Vietnamese in Spokane
Minh Anh Tuong and Duc Hoang both hail from Vietnam, but they met in Spokane. Each was drawn here for the dual high school diploma and associate degree program at Spokane Falls Community College, and then were heavily influenced by Zag fans – their American host families – to attend Gonzaga.
Minh Anh (pronounced “Mihn Ahn”), from Vietnam’s capital city, Hanoi, arrived in 2016 and started her schooling at the Falls in winter. “There was lots of snow and I’d never seen it before. I was so excited to build a snowman and have a snowball fight,” she says.
She also enjoyed Gonzaga basketball, thanks to her host family, which also suggested she consider GU for her bachelor’s degree. She’s currently majoring in biology with a minor in psychology. She says, “The deeper I go, the more I want to do something with people or education.”
Duc (pronounced Duke) is from Ho Chi Minh City, and says studying abroad was his dad’s idea.
The double-degree program at SFCC is offered at only select schools across the nation and they chose Spokane. Since arriving at Gonzaga, Duc has switched majors from biology to biochemistry and hopes to attend graduate school for a career in pharmaceutical research.
“My host mom was like, ‘Why do you want to go away when we have a great school here?’” says Duc. He attended events, observed classes and explored Gonzaga’s Center for Global Engagement. “I applied and decided to go here. I like the small class size, the more cozy environment because it’s not a very big school.”
Coming to America after the 2016 Election
Following the January 2017 presidential inauguration, the new administration introduced tighter immigration policies, creating added stress for students like Duc and Minh Anh.
“There was a big thing in Vietnam about Trump being elected and people were worried that we couldn’t get here,” Duc says. Minh Anh adds, “We knew numbers of international students would really drop, and we were worried.”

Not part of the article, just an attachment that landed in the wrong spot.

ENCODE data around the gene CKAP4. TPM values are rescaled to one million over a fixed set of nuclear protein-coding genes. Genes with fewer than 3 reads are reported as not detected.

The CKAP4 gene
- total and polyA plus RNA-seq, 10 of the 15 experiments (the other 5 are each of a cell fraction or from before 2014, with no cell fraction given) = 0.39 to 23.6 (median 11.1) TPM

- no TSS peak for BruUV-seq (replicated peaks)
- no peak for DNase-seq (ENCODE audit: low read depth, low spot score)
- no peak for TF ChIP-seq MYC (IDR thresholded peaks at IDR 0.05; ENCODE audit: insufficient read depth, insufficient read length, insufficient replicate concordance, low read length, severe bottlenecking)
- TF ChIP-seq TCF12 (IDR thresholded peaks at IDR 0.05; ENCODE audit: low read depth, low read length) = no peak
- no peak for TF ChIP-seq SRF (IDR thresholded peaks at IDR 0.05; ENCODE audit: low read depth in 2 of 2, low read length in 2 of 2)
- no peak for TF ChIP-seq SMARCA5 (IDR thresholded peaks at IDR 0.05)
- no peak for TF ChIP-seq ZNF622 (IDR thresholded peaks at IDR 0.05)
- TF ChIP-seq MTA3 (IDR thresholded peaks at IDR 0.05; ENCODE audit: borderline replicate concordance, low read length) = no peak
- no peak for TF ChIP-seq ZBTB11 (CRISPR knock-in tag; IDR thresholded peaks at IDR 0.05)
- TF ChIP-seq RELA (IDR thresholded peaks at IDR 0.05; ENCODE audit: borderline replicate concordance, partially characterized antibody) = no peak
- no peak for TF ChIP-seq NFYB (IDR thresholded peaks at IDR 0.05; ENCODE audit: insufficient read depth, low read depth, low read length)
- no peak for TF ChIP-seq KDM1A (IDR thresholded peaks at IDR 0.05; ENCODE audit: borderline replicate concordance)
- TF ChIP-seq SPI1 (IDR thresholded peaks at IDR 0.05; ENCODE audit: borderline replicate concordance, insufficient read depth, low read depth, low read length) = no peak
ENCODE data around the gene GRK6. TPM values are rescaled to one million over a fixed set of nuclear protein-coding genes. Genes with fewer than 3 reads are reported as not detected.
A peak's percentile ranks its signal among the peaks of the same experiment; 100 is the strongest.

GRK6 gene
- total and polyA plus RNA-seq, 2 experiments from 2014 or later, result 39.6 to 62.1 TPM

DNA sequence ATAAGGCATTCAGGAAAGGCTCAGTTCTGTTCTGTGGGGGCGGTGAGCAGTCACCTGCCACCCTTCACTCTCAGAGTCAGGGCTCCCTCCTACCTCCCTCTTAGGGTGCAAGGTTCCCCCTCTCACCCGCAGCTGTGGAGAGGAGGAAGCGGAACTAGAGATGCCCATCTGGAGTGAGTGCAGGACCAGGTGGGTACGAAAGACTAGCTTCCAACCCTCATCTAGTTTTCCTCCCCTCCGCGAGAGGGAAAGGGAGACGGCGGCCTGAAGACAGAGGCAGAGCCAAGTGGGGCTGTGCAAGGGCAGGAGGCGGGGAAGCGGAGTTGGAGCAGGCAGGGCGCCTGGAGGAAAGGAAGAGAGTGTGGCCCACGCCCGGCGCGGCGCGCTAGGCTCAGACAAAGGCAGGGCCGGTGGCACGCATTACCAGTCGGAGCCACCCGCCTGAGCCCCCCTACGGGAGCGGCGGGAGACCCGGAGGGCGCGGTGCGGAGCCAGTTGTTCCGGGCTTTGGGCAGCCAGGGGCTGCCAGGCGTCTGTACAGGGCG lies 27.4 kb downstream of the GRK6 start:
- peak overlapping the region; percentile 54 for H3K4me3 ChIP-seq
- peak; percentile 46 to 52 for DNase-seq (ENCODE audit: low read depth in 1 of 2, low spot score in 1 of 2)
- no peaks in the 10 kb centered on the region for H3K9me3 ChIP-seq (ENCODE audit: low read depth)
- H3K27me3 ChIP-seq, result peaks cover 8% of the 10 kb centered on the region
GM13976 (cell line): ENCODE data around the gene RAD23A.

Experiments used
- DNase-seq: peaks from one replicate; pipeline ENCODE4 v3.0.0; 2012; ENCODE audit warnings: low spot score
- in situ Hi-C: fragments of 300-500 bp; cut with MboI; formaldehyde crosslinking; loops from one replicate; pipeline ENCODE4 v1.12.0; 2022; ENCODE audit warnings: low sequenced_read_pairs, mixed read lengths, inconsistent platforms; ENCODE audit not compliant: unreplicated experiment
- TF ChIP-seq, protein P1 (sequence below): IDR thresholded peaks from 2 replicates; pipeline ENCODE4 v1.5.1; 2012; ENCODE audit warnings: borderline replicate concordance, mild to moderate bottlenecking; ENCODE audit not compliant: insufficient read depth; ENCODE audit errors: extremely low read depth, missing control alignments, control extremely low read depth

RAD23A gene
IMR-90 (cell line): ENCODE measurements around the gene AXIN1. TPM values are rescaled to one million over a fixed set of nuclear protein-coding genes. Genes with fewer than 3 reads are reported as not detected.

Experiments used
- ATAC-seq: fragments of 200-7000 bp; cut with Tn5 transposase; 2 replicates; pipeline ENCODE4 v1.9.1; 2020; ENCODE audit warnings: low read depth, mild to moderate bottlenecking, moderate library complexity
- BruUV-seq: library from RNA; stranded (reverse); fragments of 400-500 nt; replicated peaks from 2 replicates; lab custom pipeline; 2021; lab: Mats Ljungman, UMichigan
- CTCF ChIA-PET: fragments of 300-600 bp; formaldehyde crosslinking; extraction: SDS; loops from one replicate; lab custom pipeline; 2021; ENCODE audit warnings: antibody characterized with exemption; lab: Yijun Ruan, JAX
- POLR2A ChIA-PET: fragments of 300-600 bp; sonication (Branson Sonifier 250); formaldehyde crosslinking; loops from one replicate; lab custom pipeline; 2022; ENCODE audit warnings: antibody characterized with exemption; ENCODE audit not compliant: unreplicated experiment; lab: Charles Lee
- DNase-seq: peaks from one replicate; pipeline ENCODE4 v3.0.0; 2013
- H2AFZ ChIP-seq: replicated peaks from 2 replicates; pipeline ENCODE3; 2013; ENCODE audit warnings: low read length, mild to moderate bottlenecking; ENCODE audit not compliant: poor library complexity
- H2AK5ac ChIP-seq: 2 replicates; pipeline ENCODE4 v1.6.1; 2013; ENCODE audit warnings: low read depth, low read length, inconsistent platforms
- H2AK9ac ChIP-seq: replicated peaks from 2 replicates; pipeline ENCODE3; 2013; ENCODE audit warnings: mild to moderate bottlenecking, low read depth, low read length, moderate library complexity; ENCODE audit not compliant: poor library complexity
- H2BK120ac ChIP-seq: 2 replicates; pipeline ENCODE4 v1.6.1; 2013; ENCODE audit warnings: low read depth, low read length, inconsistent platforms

But Duc says he didn’t have troubles getting his visa, and his host family also included an international student from China.
Both are grateful that in Spokane, “People treat international students well, compared to what we’ve heard from others,” says Duc, whose brother went to England and encountered subtle but regular experiences of discrimination and microaggressions. “That was a tough time for him. Fortunately, I don’t think I’ve had a lot of those experiences here in Spokane or places where I had visited in the U.S.”
That said, Duc and Minh Anh say there are things people can do to be more welcoming to Asians.
“I’m really happy with my experiences” says Minh Anh, “so it’s just really a minor thing, and I believe people are not doing it intentionally, but we notice.” An example: Ask again if you do not understand what your international friend is trying to say and be patient as they attempt to explain it., she suggests.
Ask “Which country are you from?” instead of making assumptions.
Minh Anh recalls a time a man started speaking Chinese to her. She said she didn’t speak Chinese, and then he asked if she talks Cantonese and Mandarin and other Chinese dialects. “It was super disrespectful,” she says, especially because sometimes relationships between Asian countries can be tense.
Here’s another tip: Ask how to pronounce their names – and ask again if you forget.
Many international students select an American name, either because they believe it’s more acceptable, or because they know people will struggle with saying their real names.
“I used to have an American name, then I decided, nah, it’s not worth it,” says Duc. “And my host family said, ‘no we want to learn how to say your real name because it is a part of your identity and you should be proud of it.” Minh Anh says.
Minh Anh’s name can sound harder to pronounce than it looks. She says, “It’s important to show effort. I appreciate when people try to remember my name and say it right. My research partner and professor say, ‘Teach us how to say your name right. Fix me whenever you want to.’”
Sometimes Americans resort to shortening a name they find difficult to say, but this shouldn’t be done without asking. As an example, the result of abbreviating Minh Anh’s name is to call her “brother” or to call her by her father’s name.
Duc says he feels international students should be more lenient about the pronunciation, but also suggests that people who really want to learn international students’ names can ask how they would be spelled phonetically.
For Minh Anh, the desire for understanding about some of these things is another outcome of COVID. “One year of COVID time equals not having a lot of social interactions. I couldn’t make as many friends,” she says.
The couple is looking forward to getting to know more people as students return to campus this fall. They’re planning some fun videos to show off the cooking and baking they like to do at their apartment, and they might just share which local restaurant makes the best Pho.
They also love having dinner with friends and playing board games and ping pong. They’re hoping to have the chance to do some paddle-boarding before summer is out.
Be sure to follow @GonzagaU on Instagram to see the duo sharing their stories.